SAN FRANCISCO/CHICAGO (Reuters) - Amazon.com Inc surprised investors on Thursday by disclosing for the first time that it makes a profit from its fast-growing cloud-computing business.
Microsoft, its closest rival in that arena, also touted a fast-growing cloud business, but held back on key numbers, leaving investors with as many questions as answers.
Analysts honed in on Azure, Microsoft’s cloud-computing platform, in a conference call on Thursday after earnings, but Microsoft executives avoided specific answers.
“The lack of disclosure on Azure profitability is conspicuous by its absence,” said Todd Lowenstein, a portfolio manager at HighMark Capital. Amazon’s disclosures “will put pressure on Microsoft to disclose more and lift up the kimono.”
Amazon said on Thursday its Amazon Web Services operation - which sells computing power, storage and other services on its own servers - took in $1.57 billion in revenue in the quarter and profit of $265 million, indicating a 17 percent operating profit margin, above most investors’ assumptions.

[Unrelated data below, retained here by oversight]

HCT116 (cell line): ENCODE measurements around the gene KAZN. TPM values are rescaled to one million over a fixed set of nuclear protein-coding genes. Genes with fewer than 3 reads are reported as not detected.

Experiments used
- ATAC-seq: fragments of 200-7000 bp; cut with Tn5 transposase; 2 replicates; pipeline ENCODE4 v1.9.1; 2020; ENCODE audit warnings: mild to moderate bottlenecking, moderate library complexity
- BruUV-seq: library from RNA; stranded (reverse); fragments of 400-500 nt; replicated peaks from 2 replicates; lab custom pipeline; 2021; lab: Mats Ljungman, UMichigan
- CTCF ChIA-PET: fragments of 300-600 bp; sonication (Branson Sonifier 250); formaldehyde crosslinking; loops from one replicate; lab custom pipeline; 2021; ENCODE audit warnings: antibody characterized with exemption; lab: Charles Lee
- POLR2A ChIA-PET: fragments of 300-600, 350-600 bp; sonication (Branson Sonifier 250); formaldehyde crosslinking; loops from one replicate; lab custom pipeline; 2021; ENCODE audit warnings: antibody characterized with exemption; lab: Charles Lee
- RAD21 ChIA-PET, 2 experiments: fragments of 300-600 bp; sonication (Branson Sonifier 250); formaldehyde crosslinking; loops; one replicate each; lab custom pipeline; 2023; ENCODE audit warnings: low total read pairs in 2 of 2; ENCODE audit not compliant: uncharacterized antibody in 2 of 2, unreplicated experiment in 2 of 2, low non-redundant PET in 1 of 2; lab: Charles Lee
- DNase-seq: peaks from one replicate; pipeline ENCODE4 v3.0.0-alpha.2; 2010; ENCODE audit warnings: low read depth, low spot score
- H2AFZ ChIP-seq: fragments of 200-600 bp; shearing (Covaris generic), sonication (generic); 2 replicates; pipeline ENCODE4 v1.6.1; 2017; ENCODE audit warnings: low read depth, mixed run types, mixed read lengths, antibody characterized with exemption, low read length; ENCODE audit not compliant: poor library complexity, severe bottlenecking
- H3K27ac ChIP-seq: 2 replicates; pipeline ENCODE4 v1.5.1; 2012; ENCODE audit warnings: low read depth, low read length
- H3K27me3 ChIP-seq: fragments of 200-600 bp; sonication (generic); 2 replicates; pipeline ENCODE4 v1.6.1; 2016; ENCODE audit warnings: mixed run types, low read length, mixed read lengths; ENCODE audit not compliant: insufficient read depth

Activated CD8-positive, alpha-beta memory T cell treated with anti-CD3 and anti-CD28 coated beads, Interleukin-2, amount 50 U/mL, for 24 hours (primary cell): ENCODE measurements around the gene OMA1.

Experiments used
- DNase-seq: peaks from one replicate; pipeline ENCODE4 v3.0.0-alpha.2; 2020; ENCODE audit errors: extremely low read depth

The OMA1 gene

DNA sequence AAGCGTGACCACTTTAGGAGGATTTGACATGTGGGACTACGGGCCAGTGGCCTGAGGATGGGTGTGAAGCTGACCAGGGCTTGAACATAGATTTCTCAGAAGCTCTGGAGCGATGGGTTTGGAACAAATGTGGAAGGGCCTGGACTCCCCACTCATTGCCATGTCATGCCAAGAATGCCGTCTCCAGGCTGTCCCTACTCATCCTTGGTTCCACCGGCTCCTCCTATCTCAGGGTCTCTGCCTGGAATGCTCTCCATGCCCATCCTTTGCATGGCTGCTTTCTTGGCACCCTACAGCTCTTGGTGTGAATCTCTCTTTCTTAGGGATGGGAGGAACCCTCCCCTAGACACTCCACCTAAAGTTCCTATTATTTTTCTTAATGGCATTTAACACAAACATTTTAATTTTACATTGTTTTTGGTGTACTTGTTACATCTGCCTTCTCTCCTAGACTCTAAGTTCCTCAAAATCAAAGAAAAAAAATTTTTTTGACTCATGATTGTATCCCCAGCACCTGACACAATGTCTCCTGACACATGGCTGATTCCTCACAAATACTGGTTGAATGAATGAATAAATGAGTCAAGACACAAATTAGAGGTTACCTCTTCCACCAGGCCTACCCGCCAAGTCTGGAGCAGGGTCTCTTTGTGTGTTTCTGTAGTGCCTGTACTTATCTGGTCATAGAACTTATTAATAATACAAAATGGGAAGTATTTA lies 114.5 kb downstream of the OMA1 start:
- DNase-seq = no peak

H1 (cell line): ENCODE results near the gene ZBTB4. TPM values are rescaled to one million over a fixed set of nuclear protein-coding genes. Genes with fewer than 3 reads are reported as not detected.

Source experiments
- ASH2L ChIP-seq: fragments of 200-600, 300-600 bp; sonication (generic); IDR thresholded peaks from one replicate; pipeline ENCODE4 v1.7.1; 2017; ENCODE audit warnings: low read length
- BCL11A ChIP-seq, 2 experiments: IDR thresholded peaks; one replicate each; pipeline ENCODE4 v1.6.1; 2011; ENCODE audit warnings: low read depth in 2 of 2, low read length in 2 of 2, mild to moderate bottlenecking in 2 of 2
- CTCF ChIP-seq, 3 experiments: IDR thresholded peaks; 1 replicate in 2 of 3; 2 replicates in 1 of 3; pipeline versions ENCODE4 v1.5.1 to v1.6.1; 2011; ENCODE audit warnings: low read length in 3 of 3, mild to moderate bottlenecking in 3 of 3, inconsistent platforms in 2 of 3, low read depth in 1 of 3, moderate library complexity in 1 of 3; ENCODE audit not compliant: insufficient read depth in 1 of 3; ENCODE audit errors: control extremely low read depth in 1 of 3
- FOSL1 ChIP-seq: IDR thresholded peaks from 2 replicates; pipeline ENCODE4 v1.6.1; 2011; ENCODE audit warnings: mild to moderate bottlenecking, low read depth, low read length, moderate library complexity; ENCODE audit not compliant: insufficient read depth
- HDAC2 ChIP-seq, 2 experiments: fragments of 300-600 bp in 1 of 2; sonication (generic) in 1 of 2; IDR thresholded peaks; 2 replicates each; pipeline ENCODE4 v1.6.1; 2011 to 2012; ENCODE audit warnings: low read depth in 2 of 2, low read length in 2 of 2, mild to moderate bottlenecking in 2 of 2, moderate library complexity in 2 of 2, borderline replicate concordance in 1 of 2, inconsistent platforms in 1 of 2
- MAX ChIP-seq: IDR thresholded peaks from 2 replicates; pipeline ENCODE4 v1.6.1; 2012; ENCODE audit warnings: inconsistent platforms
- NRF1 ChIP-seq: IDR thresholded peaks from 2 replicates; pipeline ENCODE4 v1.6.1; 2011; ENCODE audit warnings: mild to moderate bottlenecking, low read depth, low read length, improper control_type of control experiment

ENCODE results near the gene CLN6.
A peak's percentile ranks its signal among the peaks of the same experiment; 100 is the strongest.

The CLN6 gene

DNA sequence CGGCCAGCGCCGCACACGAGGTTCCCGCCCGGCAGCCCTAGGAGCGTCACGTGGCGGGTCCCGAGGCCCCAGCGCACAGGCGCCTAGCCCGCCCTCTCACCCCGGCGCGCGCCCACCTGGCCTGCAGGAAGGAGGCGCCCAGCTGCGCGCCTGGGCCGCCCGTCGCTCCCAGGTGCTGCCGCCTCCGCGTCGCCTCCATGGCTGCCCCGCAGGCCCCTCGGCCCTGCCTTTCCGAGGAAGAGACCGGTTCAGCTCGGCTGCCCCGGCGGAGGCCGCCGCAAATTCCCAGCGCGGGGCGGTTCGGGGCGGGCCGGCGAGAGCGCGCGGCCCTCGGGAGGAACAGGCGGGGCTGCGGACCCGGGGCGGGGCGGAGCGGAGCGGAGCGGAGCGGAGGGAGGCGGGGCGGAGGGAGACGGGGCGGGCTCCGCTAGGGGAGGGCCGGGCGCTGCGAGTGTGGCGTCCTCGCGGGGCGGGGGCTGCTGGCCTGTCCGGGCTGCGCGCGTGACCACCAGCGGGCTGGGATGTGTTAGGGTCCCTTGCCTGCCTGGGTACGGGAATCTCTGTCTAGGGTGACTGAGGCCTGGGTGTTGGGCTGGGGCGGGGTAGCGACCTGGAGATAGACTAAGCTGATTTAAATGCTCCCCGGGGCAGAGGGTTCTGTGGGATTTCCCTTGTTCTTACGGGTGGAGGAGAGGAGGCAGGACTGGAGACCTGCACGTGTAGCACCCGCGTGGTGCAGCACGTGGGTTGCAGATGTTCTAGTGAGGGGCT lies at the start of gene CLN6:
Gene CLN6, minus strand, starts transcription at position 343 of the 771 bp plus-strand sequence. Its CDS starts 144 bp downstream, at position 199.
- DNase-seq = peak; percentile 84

Microsoft said only that revenue from Azure - which provides similar services to AWS but is also a much broader platform - was growing. It did say that total commercial cloud revenue, which includes online versions of its Office and Dynamics applications, more than doubled, and is now running at a rate of $6.3 billion in revenue per year.
One analyst asked Microsoft Chief Executive Satya Nadella if Amazon’s cloud profitability set a benchmark for Microsoft, but he did not bite.
“I don’t think the comparison between Azure and AWS is true for me,” said Nadella. He suggested that Azure’s broader range of services meant the margins on Microsoft’s cloud business were more of a mix, without giving any specifics.
Microsoft may have more time than Amazon to show a profit from the cloud, given that the world’s largest software company is already highly profitable from its traditional lines of business. Amazon, which only fitfully yields an overall profit from its massive online retail business, has been under much greater scrutiny to provide details on its cloud unit.
“There was more pressure for Amazon to do that versus Microsoft, given their model,” said Daniel Ives, an analyst at FBR Capital Markets. “The Street is laser-focused on top-line growth for the coming year and for Nadella the focus should be on cloud growth and Windows 10.”
Reporting by Bill Rigby in San Francisco and Nandita Bose in Chicago; Editing by Diane Craft